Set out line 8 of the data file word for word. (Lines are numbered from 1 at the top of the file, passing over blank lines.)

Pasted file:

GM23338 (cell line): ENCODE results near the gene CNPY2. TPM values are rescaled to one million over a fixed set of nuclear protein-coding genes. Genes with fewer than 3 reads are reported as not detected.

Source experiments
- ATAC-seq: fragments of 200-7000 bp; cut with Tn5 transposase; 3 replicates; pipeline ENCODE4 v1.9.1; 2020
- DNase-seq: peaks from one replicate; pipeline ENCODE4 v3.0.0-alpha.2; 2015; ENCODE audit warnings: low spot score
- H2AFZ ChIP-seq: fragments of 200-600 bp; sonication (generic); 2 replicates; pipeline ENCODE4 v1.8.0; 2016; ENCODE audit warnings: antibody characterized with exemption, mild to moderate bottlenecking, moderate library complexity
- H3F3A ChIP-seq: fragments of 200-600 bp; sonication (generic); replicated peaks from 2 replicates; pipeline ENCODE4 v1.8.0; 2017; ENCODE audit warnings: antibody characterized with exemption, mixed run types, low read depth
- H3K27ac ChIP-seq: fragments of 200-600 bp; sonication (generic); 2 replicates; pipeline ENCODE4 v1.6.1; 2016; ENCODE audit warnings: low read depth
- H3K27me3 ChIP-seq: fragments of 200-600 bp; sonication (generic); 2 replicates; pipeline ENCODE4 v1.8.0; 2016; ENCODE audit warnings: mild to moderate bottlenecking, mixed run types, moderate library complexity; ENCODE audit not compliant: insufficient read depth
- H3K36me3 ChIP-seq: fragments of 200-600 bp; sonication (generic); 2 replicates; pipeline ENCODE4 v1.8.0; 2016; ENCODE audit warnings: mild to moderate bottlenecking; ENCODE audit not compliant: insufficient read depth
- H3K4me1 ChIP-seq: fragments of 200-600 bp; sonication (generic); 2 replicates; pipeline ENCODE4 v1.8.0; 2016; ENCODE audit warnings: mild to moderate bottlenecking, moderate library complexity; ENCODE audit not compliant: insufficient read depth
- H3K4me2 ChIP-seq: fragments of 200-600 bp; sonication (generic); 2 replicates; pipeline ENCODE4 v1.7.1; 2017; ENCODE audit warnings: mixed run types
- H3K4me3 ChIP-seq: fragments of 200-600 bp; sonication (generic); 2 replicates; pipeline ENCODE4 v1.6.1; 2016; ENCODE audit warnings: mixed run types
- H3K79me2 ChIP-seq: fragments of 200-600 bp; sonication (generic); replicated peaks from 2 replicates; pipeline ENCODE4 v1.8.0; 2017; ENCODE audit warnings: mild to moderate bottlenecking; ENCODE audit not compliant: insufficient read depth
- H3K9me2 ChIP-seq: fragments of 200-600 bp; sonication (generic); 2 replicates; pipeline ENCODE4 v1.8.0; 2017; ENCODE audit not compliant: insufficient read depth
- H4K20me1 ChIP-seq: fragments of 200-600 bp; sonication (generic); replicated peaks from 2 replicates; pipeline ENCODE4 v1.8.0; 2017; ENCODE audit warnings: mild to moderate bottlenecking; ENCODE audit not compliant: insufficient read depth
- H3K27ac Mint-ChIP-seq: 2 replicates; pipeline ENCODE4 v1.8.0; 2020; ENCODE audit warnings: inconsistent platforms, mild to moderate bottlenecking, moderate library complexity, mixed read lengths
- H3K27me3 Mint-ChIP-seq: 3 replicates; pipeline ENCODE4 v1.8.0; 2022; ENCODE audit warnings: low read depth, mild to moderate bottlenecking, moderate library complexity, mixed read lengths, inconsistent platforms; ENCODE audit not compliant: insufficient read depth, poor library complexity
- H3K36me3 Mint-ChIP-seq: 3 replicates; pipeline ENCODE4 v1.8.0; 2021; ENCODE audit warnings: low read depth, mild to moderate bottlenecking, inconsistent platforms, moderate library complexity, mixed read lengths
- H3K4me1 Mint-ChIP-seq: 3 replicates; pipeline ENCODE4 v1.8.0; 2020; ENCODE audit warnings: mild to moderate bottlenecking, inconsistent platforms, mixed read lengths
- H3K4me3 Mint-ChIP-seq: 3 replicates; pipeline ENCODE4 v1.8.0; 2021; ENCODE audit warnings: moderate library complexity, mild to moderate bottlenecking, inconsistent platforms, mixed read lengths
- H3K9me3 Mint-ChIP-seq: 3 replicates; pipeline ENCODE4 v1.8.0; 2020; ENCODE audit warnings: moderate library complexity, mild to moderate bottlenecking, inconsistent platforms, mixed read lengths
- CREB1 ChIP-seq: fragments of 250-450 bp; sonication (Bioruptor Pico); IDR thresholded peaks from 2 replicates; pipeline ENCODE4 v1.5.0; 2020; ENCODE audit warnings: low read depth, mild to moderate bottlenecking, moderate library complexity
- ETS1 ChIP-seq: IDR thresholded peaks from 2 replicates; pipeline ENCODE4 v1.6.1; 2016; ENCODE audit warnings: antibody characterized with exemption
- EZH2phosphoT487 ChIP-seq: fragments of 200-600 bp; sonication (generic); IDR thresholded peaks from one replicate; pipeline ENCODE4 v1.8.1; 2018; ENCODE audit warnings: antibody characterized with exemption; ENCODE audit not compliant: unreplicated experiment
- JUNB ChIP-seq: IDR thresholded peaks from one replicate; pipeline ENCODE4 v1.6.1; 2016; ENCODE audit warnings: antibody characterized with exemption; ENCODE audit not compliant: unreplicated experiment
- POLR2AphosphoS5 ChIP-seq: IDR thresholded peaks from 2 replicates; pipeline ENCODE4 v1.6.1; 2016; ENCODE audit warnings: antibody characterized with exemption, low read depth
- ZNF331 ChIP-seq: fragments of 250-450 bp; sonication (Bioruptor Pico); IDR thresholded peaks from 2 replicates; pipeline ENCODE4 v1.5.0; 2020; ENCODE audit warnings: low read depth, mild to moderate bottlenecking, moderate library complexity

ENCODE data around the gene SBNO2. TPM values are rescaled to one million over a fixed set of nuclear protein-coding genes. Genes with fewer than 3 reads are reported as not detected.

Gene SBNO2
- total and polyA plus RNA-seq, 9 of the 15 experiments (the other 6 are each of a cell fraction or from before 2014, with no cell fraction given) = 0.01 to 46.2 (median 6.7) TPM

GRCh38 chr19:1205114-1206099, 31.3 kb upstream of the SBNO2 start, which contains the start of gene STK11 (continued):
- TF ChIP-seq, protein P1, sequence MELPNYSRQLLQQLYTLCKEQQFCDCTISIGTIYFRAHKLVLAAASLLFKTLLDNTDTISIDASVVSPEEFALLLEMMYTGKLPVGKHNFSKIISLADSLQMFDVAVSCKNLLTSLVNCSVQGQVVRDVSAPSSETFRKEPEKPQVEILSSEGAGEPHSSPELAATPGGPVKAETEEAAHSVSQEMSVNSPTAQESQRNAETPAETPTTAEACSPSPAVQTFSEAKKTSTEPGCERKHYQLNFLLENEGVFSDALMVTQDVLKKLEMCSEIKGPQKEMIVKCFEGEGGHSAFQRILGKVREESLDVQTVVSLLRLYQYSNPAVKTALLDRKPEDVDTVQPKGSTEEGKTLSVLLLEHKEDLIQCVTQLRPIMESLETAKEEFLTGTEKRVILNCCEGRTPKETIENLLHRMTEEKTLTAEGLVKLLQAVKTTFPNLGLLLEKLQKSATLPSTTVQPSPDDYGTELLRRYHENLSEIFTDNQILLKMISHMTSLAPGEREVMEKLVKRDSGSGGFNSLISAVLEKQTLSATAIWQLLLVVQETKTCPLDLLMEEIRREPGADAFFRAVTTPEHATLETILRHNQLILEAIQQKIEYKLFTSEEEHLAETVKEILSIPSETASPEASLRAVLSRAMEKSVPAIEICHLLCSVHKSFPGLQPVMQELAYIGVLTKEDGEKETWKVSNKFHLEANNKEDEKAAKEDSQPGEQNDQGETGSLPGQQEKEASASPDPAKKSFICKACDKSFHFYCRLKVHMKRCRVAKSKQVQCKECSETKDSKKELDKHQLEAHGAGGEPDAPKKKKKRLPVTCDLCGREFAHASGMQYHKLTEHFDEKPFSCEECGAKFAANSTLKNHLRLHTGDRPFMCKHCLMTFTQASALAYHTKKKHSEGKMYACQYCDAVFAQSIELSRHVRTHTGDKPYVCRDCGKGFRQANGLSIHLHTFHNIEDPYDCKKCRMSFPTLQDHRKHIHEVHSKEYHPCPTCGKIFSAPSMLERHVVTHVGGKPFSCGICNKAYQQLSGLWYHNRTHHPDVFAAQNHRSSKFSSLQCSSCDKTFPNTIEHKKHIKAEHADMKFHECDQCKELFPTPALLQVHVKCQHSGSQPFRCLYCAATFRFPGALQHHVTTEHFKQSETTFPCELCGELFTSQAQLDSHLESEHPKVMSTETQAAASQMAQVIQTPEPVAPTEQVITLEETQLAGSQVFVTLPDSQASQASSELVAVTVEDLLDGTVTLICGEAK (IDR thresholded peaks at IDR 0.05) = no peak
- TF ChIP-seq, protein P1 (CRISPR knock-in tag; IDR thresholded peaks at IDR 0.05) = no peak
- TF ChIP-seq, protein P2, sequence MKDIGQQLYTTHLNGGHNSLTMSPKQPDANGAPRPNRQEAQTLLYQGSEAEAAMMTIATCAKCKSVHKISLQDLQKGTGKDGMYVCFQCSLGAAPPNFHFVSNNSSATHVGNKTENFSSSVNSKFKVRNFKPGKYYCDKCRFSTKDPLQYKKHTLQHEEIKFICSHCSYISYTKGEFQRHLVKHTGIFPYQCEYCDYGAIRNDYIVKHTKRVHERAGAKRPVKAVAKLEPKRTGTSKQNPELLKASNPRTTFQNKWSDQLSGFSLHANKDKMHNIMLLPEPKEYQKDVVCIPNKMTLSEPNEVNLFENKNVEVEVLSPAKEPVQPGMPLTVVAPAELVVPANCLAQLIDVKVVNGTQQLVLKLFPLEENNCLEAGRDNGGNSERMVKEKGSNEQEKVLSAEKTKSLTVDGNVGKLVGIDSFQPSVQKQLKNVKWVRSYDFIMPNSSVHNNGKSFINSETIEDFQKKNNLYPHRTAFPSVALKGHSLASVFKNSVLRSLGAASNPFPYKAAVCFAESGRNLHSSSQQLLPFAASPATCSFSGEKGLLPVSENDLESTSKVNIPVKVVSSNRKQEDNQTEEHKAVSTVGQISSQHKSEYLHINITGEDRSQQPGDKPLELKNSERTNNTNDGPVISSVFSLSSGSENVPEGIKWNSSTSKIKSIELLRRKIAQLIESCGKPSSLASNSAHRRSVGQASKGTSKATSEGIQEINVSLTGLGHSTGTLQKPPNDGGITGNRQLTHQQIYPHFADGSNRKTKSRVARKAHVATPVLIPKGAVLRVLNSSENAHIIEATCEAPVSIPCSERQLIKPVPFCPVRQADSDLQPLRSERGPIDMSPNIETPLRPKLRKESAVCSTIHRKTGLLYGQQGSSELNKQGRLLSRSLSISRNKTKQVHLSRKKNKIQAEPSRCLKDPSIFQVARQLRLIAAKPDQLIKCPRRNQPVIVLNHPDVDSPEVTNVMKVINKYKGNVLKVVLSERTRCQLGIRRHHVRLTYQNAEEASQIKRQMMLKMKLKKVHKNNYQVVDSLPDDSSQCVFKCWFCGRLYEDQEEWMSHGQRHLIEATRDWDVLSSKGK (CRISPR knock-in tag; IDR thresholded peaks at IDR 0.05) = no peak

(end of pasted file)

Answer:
- H3K27me3 ChIP-seq: fragments of 200-600 bp; sonication (generic); 2 replicates; pipeline ENCODE4 v1.8.0; 2016; ENCODE audit warnings: mild to moderate bottlenecking, mixed run types, moderate library complexity; ENCODE audit not compliant: insufficient read depth